DIRECTOR– Harry Hurwitz (as Harry Tampa)
PLOT– The Vietnamese belly dancing granddaughter (Nai Bonet) of Dracula discovers tenderness and love with a disco guitarist (Anthony Hamilton) she hired to play at her hotel in Transylvania. Together, they travel to New York City to explore intimacy, drug experimentation and seedy disco clubs.
Really…that’s the plot.
5 REASONS TO WATCH–
- bell bottoms
- not-so-sexy Moe Howard haircuts
- laser sounds
- compassionate narcotic abuse
- old, angry, misogynist front desk clerks
REVIEW– Good Lord. Just when you think you can’t be wowed by another movie, along comes Nocturna. We would love to have been a fly on the wall when this film was pitched.
Nai Bonet dreamed up this abnormal freak-fest as a starring vehicle for herself. And somehow convinced Yvonne De Carlo, John Carradine, Brother Theodore, and other former stars to take big parts in this aberration. Speaking of abhorrent behavior, Brother Theodore, a former character actor/comedian with decades of Hollywood roles under his belt, chews through scenery every minute he’s on-screen…and not in a good way. We don’t know who wrote his misogynistic lines: himself or a screenwriter. Whoever it was, they were clearly under the influence of meth and Andrew Dice Clay.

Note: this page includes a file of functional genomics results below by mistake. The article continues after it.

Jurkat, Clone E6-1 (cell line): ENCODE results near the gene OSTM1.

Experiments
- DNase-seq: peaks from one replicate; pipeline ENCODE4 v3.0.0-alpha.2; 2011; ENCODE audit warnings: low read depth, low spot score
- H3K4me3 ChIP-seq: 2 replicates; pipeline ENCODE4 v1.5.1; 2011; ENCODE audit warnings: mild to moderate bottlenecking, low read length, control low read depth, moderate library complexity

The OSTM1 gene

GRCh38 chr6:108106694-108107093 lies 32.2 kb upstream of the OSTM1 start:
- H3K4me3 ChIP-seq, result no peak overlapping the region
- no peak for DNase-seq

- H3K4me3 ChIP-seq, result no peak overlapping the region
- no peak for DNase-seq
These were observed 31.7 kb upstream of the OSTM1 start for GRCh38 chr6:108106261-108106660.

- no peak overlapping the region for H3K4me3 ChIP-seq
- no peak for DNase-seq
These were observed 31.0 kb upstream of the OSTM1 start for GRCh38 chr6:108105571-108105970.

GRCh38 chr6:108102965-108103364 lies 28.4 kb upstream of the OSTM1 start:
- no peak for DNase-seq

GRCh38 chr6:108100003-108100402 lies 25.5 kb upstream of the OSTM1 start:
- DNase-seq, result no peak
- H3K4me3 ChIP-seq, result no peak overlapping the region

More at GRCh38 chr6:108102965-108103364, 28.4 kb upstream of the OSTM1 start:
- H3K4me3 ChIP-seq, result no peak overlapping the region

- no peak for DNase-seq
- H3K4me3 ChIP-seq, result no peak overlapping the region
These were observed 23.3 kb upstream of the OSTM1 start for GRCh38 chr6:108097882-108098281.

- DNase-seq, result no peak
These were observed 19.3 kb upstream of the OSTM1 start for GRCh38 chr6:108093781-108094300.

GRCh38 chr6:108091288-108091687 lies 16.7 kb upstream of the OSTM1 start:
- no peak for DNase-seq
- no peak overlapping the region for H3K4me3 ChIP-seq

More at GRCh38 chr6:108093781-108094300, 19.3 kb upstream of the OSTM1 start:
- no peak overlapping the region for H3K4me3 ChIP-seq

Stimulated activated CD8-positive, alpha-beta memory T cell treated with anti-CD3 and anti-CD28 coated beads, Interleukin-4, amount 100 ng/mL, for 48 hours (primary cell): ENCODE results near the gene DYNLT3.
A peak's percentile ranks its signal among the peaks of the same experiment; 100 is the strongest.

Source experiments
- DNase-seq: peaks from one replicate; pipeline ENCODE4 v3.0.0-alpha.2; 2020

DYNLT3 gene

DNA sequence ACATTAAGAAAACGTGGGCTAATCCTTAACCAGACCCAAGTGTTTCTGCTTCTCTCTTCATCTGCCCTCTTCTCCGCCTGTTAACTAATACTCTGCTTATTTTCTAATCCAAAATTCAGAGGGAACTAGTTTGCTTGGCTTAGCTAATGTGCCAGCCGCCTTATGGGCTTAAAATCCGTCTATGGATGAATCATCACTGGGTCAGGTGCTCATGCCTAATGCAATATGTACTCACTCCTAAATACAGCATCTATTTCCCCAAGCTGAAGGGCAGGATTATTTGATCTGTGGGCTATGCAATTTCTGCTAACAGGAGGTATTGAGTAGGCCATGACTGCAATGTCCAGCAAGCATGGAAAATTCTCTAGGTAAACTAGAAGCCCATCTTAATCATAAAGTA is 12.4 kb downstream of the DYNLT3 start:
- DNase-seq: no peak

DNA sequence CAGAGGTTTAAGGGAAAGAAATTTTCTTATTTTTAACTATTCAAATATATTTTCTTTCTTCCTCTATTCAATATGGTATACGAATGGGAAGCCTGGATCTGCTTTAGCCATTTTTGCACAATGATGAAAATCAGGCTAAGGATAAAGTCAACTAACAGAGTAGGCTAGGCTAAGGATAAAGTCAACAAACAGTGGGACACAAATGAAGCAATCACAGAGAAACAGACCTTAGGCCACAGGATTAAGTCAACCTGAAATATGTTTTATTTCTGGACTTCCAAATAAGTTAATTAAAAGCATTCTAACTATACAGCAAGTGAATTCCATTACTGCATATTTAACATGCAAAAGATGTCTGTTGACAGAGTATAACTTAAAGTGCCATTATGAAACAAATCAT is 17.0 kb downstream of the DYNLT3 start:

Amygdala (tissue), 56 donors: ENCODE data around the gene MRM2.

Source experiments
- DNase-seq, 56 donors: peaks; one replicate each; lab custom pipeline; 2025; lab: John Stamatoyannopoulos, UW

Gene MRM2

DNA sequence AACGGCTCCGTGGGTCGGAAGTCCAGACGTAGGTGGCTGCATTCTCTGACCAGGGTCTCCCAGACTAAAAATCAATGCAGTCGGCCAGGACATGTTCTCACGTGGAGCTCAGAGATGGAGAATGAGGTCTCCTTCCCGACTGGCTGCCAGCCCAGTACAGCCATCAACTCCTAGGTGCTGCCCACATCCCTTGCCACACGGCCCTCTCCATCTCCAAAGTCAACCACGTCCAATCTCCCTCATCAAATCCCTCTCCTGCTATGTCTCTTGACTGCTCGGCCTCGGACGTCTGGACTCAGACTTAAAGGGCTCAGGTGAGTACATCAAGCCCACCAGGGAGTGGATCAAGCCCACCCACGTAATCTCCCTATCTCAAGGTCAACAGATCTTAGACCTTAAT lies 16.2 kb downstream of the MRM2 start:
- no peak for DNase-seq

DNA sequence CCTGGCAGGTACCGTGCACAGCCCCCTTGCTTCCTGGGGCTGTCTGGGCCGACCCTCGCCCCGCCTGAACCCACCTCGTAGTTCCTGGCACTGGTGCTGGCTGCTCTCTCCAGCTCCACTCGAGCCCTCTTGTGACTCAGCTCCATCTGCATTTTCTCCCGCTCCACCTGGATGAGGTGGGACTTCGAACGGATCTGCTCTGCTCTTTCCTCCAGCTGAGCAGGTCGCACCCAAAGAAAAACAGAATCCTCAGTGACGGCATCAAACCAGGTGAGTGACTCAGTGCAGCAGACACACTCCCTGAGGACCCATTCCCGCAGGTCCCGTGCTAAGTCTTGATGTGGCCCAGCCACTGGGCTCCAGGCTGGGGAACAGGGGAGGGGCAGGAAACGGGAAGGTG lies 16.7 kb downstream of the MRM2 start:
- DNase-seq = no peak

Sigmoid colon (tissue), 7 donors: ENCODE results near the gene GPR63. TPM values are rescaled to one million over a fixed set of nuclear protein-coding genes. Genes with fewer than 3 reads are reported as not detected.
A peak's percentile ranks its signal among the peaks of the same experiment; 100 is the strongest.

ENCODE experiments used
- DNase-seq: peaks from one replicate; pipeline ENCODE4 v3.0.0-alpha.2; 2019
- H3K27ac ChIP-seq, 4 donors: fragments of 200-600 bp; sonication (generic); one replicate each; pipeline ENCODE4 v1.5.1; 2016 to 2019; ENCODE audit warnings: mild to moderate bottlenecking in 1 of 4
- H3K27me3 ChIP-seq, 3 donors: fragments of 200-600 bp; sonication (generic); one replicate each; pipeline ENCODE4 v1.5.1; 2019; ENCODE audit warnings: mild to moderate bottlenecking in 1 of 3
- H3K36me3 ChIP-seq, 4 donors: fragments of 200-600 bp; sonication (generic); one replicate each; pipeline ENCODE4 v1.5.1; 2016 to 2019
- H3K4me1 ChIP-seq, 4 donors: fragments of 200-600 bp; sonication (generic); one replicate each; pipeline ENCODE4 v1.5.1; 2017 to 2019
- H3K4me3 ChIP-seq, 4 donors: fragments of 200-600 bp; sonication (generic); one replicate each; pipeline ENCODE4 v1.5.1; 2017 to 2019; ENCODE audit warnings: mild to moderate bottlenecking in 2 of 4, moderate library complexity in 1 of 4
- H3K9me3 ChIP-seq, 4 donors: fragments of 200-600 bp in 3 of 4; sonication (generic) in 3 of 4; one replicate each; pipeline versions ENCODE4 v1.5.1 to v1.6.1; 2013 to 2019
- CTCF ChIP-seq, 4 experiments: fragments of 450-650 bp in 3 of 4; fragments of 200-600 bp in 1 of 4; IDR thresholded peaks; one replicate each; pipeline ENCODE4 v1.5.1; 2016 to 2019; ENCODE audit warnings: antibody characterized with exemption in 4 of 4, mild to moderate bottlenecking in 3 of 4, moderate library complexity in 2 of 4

Nocturna: Granddaughter of Dracula features lots of mediocre dancing, for sure. So, if you’re into that, then you might enjoy aspects of this movie. However, if you’re expecting anything resembling a vampire movie, you will be sorely disappointed.
(NOT SO) FUN FACT– Antony Hamilton “Tony” Smith (who plays Nocturna’s love interest) was an English-born Australian actor, model, and dancer. Hamilton began his career as a ballet dancer with The Australian Ballet before becoming a model. He later transitioned into acting and won his first notable role in the 1984 television film Samson and Delilah. That same year, he took over the lead role in the series Cover Up after the death of the series’ lead actor, Jon-Erik Hexum in an accidental prop gun mishap. That role lead to an offer to take over for the departing Roger Moore as James Bond. However, once it was discovered Mr. Hamilton was gay, Bond producers withdrew the offer and moved on to Timothy Dalton. In March 1995, Hamilton died of AIDS-related pneumonia at the age of 42.